After creation of esports team, athletes compete in early matches
Previously published in “The Mount” a publication produced by the staff of Mount Michael’s Journalism team. Follow the journalism team via Facebook, Twitter, Instagram and YouTube links on https://mountonline.org
by Henry Gnann ’21
In response to significant interest, dean of students Dave Cormier decided to create an esports team, which had its first meeting on Jan. 13. The team began competition play in the winter open with the High School Esports League the week of Jan. 19 with a 13-9 record.
“Esports hadn’t been brought up before, but I was aware of colleges and some high schools adding it,” Cormier said. “David Drews asked about a team being made and now we’re really working on it”
This interest prompted Cormier to send out a schoolwide survey. Out of the 107 students who answered the survey, 80 expressed significant interest in the team.
For David Drews ‘22, this is exactly what he wanted.
“I thought we needed an esports team about a year ago, but I never did anything because I didn’t think anything would come of it,” Drews said. “However, Ms. Sullivan told us Mr. Cormier plays video games and I thought ‘Why not, it couldn’t hurt.’”
With this sport being new, everyone involved is trying to work out the kinks, such as how matches work and how best to form the various internal teams.
“Right now I don’t exactly know what to do, so I’m educating myself on the basics,” Cormier said.
One team, Rocket League team Black, consisting of Ryan Brown ‘21, Cameron Detwiler ‘21, and Joe Lytle ‘20, swept their competition with two 16-0 wins and a subsequent forfeit.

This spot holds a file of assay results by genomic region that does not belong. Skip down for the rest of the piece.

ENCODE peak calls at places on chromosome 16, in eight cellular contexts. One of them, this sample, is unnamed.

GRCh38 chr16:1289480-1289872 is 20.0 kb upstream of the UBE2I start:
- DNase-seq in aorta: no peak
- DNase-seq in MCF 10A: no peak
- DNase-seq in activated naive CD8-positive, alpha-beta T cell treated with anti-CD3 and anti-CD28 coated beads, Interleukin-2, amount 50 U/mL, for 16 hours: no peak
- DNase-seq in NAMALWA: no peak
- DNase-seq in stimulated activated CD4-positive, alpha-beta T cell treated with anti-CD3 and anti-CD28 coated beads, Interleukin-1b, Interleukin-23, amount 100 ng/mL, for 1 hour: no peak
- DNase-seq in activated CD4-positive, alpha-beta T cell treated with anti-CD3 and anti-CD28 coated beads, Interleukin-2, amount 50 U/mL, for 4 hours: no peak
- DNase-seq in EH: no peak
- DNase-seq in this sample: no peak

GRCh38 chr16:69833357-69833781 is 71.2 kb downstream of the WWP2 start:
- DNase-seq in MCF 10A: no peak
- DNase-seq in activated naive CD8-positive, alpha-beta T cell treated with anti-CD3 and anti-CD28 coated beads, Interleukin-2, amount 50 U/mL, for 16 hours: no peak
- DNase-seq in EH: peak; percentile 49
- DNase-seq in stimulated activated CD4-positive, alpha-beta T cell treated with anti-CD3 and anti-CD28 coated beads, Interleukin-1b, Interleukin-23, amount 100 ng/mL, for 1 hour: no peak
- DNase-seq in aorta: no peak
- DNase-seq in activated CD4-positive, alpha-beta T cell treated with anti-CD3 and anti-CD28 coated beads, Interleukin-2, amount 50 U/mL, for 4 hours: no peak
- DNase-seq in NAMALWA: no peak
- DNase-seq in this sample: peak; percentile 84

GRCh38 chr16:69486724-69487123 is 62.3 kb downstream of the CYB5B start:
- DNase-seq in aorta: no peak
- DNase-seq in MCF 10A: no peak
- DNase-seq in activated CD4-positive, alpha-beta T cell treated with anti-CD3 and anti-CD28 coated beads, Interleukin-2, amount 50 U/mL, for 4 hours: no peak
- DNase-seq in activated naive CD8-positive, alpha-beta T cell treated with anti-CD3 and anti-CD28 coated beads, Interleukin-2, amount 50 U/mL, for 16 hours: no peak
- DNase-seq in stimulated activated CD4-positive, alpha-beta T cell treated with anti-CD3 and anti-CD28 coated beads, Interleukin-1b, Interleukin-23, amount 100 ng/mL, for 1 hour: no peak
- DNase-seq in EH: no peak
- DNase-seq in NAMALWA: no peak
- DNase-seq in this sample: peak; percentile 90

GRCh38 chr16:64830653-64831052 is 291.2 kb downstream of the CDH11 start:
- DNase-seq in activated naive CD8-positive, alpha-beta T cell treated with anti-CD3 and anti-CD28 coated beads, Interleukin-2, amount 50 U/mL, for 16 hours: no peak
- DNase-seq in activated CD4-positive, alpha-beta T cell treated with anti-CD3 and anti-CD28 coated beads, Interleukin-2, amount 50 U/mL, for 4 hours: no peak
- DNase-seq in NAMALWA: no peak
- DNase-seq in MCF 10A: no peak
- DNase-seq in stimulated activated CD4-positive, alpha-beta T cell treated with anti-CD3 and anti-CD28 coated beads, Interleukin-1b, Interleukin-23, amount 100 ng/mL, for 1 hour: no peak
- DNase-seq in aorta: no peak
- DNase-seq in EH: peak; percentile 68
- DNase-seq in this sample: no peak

“It’s fun to be able to get it going here and show off what we’ve got” Detwiler said.
To help build a sense of team the group has taken over an old office in the Benedict Building.
This room features huge flatscreens which were loaned by the robotics program, as well as several consoles and PC’s that students on the team have brought in. These machines have been added to the network with Dr. Rzyemk’s help.
The room is often filled with players practicing or competing after school, it maintains a lively atmosphere.
How this new activity will fit in to the rest of the activities culture here is still being worked out.
“The question is if physical sports and esports will come into conflict. We want it to be accessible for everyone, so we’re playing around with the issue right now,” Cormier said.
For now, esports will not be replacing any physical sports this year and “ideally won’t replace the fall sport requirement in the future.”
Many students expressed enthusiasm over the new opportunity.
“The nice thing about esports is that there’s something for everyone. There are a variety of games to play, so everyone can find one that they’re good at,” Callan Farrell ‘20 said.
By all accounts, Drews, who has formed a team for CS:GO, couldn’t be happier.
“I want to play video games for my school with my friends, and esports was the way to do it,” he said.